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    ABSTRACT: BACKGROUND: At the APOE gene, encoding apolipoprotein E, genotypes of the ε2/ε3/ε4 alleles associated with higher LDL-cholesterol (LDL-C) levels are also associated with higher coronary risk. However, the association of APOE genotype with other cardiovascular biomarkers and risk of ischaemic stroke is less clear. We evaluated the association of APOE genotype with risk of ischaemic stroke and assessed whether the observed effect was consistent with the effects of APOE genotype on LDL-C or other lipids and biomarkers of cardiovascular risk. METHODS: We conducted a systematic review of published and unpublished studies reporting on APOE genotype and ischaemic stroke. We pooled 41 studies (with a total of 9027 cases and 61 730 controls) using a Bayesian meta-analysis to calculate the odds ratios (ORs) for ischaemic stroke with APOE genotype. To better evaluate potential mechanisms for any observed effect, we also conducted a pooled analysis of primary data using 16 studies (up to 60 883 individuals) of European ancestry. We evaluated the association of APOE genotype with lipids, other circulating biomarkers of cardiovascular risk and carotid intima-media thickness (C-IMT). RESULTS: The ORs for association of APOE genotypes with ischaemic stroke were: 1.09 (95% credible intervals (CrI): 0.84-1.43) for ε2/ε2; 0.85 (95% CrI: 0.78-0.92) for ε2/ε3; 1.05 (95% CrI: 0.89-1.24) for ε2/ε4; 1.05 (95% CrI: 0.99-1.12) for ε3/ε4; and 1.12 (95% CrI: 0.94-1.33) for ε4/ε4 using the ε3/ε3 genotype as the reference group. A regression analysis that investigated the effect of LDL-C (using APOE as the instrument) on ischaemic stroke showed a positive dose-response association with an OR of 1.33 (95% CrI: 1.17, 1.52) per 1 mmol/l increase in LDL-C. In the separate pooled analysis, APOE genotype was linearly and positively associated with levels of LDL-C (P-trend: 2 × 10(-152)), apolipoprotein B (P-trend: 8.7 × 10(-06)) and C-IMT (P-trend: 0.001), and negatively and linearly associated with apolipoprotein E (P-trend: 6 × 10(-26)) and HDL-C (P-trend: 1.6 × 10(-12)). Associations with lipoprotein(a), C-reactive protein and triglycerides were non-linear. CONCLUSIONS: In people of European ancestry, APOE genotype showed a positive dose-response association with LDL-C, C-IMT and ischaemic stroke. However, the association of APOE ε2/ε2 genotype with ischaemic stroke requires further investigation. This cross-domain concordance supports a causal role of LDL-C on ischaemic stroke.
    International Journal of Epidemiology 04/2013; 42(2):475-492. · 6.98 Impact Factor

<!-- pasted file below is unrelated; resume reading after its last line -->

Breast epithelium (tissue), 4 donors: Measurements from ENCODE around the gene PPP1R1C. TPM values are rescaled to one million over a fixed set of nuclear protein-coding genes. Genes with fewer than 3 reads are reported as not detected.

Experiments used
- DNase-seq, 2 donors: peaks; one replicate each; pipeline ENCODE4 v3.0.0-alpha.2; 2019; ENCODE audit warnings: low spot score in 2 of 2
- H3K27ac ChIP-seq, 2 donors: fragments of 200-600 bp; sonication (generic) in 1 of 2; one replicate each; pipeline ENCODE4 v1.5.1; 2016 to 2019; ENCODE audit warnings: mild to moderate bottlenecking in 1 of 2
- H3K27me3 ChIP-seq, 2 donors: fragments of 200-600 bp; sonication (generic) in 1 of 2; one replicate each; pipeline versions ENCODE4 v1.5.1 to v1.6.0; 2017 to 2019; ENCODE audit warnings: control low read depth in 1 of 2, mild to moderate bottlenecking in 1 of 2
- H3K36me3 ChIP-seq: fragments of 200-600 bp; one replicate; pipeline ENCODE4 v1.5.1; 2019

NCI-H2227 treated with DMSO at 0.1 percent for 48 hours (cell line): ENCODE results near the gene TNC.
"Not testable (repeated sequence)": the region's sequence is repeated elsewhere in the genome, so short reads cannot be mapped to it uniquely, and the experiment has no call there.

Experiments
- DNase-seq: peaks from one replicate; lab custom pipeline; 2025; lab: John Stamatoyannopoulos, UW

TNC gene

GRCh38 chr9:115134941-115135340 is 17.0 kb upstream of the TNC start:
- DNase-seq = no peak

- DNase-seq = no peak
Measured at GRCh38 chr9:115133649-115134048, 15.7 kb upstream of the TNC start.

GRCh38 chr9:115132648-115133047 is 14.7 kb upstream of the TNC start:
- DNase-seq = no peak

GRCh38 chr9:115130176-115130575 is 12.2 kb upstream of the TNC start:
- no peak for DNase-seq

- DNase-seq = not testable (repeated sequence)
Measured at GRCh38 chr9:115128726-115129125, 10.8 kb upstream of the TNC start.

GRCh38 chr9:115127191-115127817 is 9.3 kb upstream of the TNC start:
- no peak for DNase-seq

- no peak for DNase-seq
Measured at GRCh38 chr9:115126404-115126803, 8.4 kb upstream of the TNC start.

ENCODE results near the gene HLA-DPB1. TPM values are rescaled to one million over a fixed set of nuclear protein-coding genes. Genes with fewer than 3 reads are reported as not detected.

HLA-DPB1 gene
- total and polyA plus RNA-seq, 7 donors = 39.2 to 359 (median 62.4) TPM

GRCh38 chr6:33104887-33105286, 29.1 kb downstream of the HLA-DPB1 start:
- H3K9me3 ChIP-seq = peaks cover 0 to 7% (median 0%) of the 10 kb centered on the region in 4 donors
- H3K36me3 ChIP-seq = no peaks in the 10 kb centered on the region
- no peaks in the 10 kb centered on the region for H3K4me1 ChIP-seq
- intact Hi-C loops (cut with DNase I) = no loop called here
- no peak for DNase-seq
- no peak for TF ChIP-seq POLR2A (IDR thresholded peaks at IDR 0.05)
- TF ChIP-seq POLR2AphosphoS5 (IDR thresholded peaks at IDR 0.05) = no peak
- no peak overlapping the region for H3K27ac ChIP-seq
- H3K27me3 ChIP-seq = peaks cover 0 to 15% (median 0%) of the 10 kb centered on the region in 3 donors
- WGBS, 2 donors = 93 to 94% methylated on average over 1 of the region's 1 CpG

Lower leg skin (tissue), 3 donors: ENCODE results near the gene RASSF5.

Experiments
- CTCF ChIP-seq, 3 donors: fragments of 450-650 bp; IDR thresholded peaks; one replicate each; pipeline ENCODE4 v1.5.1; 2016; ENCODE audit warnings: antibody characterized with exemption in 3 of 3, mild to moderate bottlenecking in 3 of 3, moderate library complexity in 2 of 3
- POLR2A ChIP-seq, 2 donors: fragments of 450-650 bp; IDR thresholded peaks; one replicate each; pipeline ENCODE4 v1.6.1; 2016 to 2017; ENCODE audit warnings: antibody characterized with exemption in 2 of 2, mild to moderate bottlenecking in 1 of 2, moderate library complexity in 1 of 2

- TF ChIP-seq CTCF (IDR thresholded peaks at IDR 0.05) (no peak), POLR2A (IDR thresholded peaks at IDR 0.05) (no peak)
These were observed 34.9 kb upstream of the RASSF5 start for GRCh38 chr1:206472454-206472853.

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    ABSTRACT: BACKGROUND AND PURPOSE: The prevalence of Huntington's disease (HD) in the UK is uncertain. Recently, it has been suggested that the prevalence may be substantially greater than previously reported. This study was undertaken to estimate the overall UK prevalence in adults diagnosed with HD, using data from primary care. METHODS: The electronic medical records of patients aged 21 years or more, with recorded diagnoses of HD, were retrieved from the UK's General Practice Research Database. Prevalence was estimated from the number of persons with recorded diagnoses of HD, on 1 July each year, between 1990 and 2010. This number was divided by the total number of persons registered with participating general practices on that same date. These data were also used to estimate both age specific prevalence and prevalence in various regions of the UK. RESULTS: A total of 1136 patients diagnosed with HD, aged 21 years or more, were identified from the database. The estimated prevalence (expressed per 100 000 population) rose from 5.4 (95% CI 3.8 to 7.5) in 1990 to 12.3 (95% CI 11.2 to 13.5) in 2010. Although an increased prevalence was observed within every age group, the most dramatic was in older patients. Age specific prevalence was highest in the 51-60 year age range (15.8 95% CI 9.0 to 22.3). The prevalence of adult HD was lowest in the London region (5.4 (95% CI 3.0 to 8.9)) and highest in the North East of England (18.3 (95% CI 8.6 to 34.6)) and Scotland (16.1 (95% CI 10.8 to 22.9)). CONCLUSIONS: The prevalence of diagnosed HD is clearly substantially higher in the UK than suggested from previous studies. By extrapolation to the UK as a whole, it is estimated that there are more than 5700 people, aged 21 years or more, with HD. There has also been a surprising doubling of the HD population between 1990 and 2010. Many factors may have caused this increase, including more accurate diagnoses, better and more available therapies and an improved life expectancy, even with HD. There also appears to be a greater willingness to register a diagnosis of HD in patients' electronic medical records. Such a high prevalence of HD requires more ingenuity and responsiveness in its care. How to appropriately care for, and respond to, so many individuals and families coping with the exigencies of HD demands our greatest resolve and imagination.
    Journal of neurology, neurosurgery, and psychiatry 03/2013; · 4.87 Impact Factor